Jam Doughnuts 1/3

By Drum Digital
31 December 2013

Simphiwe would do anything to help his struggling mother - but there are somethings he really can't stand.

Things hadn't been the same  since Siphiwe's father had died the year before. He remembered the funeral as if it were just the other day. It was a dark and gloomy afternoon. The black suits, the hearse, the coffin ? even the food had that sad taste about it. He'd always hated funerals.

Then there were the Christians, the

abazalwane, with their sad songs. He hated them.

Amagugu alelizwe ayosal'emathuneni/ Ngiyolala ngingedwa ethuneni lami (The treasures of this world will be left in the grave/I will sleep alone in my grave).

As if things were not bad enough: why did they have to sing a song with such words? Siphiwe shuddered. The songs just made his mother cry more.

The Christians had been coming to his house ever since the funeral to comfort her, trying to win her over to the Lord.

??God is the God of all orphans and widows, Jesus is your husband now dear,'' they said.

They seemed to be nice people, too nice.

Siphiwe hated them all the same. They kept saying things would be okay. But things were not okay. Whenever they came they brought back all those sad memories of his dad.

Why can't they leave us alone, he thought. But his mother seemed to like them. This church stuff was taking her mind off things. She went around the house singing and humming those hymns as she cleaned the house or cooked. But he knew deep inside she was hurting.

The truth is they were struggling. Sometimes there was no food at all. His younger sister Ntoko, who was in Grade 6, was the only one who seemed unshaken by all of this. She still woke up late for school and mom would shout at her until she left.

??Ntoko, did you polish your shoes? Ntoko, where's your uniform? You lazy girl! You'll never get married like this!'' she shouted.

Siphiwe's mother didn't earn much from her job. She sold second-hand clothes for an Indian woman for a small commission. If she didn't sell any, she wasn't paid. So far they had survived on donations from the abazalwane, especially Mr Msomi, the church deacon.

Bab' uMsomi owned a tuckshop a few blocks from their house and often gave them food on credit. He knew they couldn't pay him back but he gave them the food anyway. He was a funny looking man with a big belly and a bald head and the hem of his trousers hung well above his ankles.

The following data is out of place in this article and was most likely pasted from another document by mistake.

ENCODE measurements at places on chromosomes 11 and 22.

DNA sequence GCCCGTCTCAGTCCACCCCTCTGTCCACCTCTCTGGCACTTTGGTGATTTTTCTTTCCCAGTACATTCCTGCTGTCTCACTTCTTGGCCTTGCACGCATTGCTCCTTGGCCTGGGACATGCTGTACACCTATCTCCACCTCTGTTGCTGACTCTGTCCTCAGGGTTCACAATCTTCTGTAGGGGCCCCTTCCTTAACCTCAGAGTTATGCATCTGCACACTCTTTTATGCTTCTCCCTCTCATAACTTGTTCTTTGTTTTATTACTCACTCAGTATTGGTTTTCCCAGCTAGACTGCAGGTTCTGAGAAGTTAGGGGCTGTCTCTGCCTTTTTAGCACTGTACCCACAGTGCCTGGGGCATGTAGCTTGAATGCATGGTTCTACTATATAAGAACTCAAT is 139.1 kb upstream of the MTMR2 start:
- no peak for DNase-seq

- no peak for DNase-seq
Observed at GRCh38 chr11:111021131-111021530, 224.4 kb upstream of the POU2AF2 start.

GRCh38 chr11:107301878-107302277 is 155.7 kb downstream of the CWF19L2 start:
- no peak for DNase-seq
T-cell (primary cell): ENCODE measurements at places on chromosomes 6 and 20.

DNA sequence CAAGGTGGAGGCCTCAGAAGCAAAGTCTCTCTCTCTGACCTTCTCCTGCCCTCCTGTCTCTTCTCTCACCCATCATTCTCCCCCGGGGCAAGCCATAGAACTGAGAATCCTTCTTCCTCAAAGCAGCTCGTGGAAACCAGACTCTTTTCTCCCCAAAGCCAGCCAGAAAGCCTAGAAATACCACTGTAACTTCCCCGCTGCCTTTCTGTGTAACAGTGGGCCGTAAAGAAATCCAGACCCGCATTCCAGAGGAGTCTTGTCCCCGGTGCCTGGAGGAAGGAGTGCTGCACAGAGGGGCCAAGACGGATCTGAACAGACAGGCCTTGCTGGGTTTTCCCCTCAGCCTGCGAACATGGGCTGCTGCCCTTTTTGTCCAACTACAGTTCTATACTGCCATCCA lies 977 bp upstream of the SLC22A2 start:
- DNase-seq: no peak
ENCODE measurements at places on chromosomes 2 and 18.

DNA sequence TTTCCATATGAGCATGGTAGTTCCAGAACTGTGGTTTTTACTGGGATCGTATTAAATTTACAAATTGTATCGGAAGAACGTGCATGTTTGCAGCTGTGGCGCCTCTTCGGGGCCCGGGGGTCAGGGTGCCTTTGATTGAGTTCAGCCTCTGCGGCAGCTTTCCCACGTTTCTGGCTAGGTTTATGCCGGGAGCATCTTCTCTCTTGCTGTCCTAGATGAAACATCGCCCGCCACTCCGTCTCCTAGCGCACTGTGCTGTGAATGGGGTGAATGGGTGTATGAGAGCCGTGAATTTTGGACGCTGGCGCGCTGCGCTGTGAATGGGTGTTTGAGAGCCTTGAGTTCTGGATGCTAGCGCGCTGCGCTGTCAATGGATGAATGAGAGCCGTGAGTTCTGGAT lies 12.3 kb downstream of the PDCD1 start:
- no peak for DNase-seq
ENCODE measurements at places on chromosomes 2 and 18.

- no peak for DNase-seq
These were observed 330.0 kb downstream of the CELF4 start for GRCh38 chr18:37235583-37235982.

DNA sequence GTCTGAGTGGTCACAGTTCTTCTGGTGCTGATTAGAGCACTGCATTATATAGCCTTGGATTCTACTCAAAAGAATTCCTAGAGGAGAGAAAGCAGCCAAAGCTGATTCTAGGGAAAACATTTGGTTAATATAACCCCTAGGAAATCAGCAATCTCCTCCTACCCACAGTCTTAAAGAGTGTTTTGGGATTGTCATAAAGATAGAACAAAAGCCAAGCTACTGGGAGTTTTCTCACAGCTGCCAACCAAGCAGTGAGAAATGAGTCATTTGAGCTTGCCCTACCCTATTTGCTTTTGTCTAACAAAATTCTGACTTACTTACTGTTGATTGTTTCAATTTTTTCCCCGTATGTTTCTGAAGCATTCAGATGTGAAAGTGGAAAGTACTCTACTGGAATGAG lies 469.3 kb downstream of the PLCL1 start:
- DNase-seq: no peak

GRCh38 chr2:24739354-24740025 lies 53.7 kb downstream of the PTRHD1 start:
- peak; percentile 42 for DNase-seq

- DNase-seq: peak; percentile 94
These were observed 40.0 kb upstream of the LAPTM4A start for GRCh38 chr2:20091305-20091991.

Although Bab' uMsomi was a nice person Siphiwe still hated it when it was his turn to go shop. He wished he had the money to buy like everybody else. All he took with him was a small note with a list that his mother had given him. The lady at the till point would make him stand there and wait for Bab' uMsomi. He stood there and endured the pitiful looks from the other customers.

??What are you looking at, walk on, can't you just mind your own business? Haven't you ever seen a boy in your life?'' he would say ? inwardly of course.

??Ah, Siphiwe, my son let me see,'' Bab' uMsomi would say as he took the small note and read it. Then he would call  the cashier. ??Precious! Help the boy with these items and write it in the credit book.''

??Ngiyabonga, baba,'' Siphiwe would say as he followed Precious.

Mr Msomi's visits to their home had become more frequent and Siphiwe only liked that because he always brought nice jam doughnuts from his shop as well as groceries.

He was nice to them, too nice. Siphiwe was old enough to see what was going on.

Whenever Bab' uMsomi came over his mother behaved like a schoolgirl. She took off her apron and tied her hair up with a ribbon.

These Christians, Siphiwe thought bitterly. They were playing matchmaker with his mother. Mr Msomi had lost his wife years before. Although he enjoyed the jam doughnuts Siphiwe didn't like having this father figure in the house. Bab' uMsomi wasn't his father and he could never take his place. But Siphiwe had never seen his mother happier…

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